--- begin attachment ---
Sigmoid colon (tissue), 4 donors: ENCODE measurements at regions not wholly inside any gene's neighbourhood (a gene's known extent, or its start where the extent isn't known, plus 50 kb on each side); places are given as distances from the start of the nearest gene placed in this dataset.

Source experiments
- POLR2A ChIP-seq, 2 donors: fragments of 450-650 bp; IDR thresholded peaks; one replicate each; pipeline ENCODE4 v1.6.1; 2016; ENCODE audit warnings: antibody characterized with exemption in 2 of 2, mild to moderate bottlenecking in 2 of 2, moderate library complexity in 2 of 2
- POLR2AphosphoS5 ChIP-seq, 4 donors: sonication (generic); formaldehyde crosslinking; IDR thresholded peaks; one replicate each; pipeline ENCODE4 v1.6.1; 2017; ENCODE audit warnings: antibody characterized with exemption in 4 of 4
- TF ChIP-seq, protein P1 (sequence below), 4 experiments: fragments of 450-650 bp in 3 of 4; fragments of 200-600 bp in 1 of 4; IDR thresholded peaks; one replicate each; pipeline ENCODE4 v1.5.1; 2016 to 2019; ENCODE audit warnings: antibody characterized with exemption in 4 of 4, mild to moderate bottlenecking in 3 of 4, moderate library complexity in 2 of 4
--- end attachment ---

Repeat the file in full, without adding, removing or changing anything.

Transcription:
Sigmoid colon (tissue), 4 donors: ENCODE measurements at regions not wholly inside any gene's neighbourhood (a gene's known extent, or its start where the extent isn't known, plus 50 kb on each side); places are given as distances from the start of the nearest gene placed in this dataset.

Source experiments
- POLR2A ChIP-seq, 2 donors: fragments of 450-650 bp; IDR thresholded peaks; one replicate each; pipeline ENCODE4 v1.6.1; 2016; ENCODE audit warnings: antibody characterized with exemption in 2 of 2, mild to moderate bottlenecking in 2 of 2, moderate library complexity in 2 of 2
- POLR2AphosphoS5 ChIP-seq, 4 donors: sonication (generic); formaldehyde crosslinking; IDR thresholded peaks; one replicate each; pipeline ENCODE4 v1.6.1; 2017; ENCODE audit warnings: antibody characterized with exemption in 4 of 4
- TF ChIP-seq, protein P1 (sequence below), 4 experiments: fragments of 450-650 bp in 3 of 4; fragments of 200-600 bp in 1 of 4; IDR thresholded peaks; one replicate each; pipeline ENCODE4 v1.5.1; 2016 to 2019; ENCODE audit warnings: antibody characterized with exemption in 4 of 4, mild to moderate bottlenecking in 3 of 4, moderate library complexity in 2 of 4